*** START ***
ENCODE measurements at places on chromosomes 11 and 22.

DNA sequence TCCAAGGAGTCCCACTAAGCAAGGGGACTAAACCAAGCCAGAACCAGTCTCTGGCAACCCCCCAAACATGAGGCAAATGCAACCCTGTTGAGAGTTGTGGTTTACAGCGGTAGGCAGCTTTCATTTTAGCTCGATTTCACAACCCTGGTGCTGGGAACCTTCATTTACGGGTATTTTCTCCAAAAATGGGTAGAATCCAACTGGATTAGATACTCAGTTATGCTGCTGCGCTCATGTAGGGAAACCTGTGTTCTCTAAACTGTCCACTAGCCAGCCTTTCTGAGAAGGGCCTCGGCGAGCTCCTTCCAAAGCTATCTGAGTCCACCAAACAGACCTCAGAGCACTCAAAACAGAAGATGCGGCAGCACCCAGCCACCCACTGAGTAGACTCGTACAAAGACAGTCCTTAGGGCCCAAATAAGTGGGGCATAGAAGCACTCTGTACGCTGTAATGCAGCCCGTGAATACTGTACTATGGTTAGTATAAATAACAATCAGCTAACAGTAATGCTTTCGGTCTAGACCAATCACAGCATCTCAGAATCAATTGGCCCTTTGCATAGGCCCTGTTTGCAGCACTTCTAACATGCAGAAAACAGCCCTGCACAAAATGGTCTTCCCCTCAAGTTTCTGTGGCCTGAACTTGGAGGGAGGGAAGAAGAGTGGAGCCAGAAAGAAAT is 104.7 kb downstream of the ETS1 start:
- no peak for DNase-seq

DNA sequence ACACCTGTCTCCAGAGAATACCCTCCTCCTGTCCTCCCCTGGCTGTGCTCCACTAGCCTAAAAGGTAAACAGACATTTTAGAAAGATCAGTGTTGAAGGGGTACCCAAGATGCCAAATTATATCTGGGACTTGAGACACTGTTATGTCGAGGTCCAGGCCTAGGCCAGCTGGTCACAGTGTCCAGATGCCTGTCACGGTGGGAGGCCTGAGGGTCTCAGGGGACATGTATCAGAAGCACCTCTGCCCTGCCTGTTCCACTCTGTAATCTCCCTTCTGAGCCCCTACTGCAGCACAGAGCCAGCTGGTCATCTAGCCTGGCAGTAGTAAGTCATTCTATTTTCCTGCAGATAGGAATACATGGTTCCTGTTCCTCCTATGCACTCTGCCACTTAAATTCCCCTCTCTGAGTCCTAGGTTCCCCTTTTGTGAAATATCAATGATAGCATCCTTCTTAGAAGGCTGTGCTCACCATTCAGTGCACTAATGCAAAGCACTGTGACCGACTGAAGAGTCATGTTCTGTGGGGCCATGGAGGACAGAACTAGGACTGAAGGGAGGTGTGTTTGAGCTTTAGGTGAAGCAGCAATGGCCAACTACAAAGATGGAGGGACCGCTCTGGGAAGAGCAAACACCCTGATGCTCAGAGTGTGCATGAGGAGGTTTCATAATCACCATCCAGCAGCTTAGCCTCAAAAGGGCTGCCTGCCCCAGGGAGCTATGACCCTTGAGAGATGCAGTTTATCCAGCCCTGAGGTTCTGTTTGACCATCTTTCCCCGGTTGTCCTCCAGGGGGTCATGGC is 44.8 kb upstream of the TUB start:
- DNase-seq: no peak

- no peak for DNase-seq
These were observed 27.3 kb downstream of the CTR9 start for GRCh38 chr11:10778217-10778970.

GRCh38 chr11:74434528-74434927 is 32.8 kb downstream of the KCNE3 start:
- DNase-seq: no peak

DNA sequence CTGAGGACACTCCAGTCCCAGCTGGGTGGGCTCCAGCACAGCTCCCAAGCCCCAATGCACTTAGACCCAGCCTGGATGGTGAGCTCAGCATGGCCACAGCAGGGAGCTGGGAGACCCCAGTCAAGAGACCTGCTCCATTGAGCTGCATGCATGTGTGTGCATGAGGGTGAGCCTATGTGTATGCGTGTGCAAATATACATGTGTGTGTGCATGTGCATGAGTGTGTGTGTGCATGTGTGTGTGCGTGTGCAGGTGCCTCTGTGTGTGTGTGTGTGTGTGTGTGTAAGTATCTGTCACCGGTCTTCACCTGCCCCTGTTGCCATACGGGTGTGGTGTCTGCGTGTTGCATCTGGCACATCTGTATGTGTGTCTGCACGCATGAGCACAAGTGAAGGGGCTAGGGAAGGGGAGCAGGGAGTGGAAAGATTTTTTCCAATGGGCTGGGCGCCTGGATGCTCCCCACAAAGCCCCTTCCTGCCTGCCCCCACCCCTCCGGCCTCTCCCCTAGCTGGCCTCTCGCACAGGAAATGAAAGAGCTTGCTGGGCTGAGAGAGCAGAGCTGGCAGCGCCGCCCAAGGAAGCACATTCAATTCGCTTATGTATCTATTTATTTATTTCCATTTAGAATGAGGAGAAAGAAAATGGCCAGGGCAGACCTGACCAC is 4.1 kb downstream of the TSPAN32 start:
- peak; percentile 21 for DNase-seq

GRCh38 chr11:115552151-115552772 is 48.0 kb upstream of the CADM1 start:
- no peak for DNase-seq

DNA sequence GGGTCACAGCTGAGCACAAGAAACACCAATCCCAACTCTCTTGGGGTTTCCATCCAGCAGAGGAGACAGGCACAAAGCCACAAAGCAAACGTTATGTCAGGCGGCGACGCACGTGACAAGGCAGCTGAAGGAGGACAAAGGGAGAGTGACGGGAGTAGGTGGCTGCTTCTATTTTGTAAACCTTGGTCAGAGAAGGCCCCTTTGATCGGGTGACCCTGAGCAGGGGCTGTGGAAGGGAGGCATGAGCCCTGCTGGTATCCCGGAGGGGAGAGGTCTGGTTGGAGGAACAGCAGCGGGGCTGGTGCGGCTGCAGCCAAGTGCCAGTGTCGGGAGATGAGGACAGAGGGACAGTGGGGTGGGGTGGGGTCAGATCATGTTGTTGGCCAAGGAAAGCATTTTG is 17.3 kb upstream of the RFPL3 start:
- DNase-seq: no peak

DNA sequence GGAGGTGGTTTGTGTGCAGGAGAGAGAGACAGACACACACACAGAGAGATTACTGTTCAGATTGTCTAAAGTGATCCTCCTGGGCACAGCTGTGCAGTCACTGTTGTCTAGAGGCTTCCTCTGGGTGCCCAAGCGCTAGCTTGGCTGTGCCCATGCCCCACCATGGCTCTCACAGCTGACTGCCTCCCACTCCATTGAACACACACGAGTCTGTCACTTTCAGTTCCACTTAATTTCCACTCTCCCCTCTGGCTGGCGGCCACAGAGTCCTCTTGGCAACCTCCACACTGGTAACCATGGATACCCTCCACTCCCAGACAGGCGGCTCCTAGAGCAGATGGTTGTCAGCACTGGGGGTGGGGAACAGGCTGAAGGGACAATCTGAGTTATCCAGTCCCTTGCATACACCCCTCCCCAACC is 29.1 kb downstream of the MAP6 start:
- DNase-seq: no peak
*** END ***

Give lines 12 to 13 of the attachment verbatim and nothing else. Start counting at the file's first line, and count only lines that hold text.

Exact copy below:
GRCh38 chr11:115552151-115552772 is 48.0 kb upstream of the CADM1 start:
- no peak for DNase-seq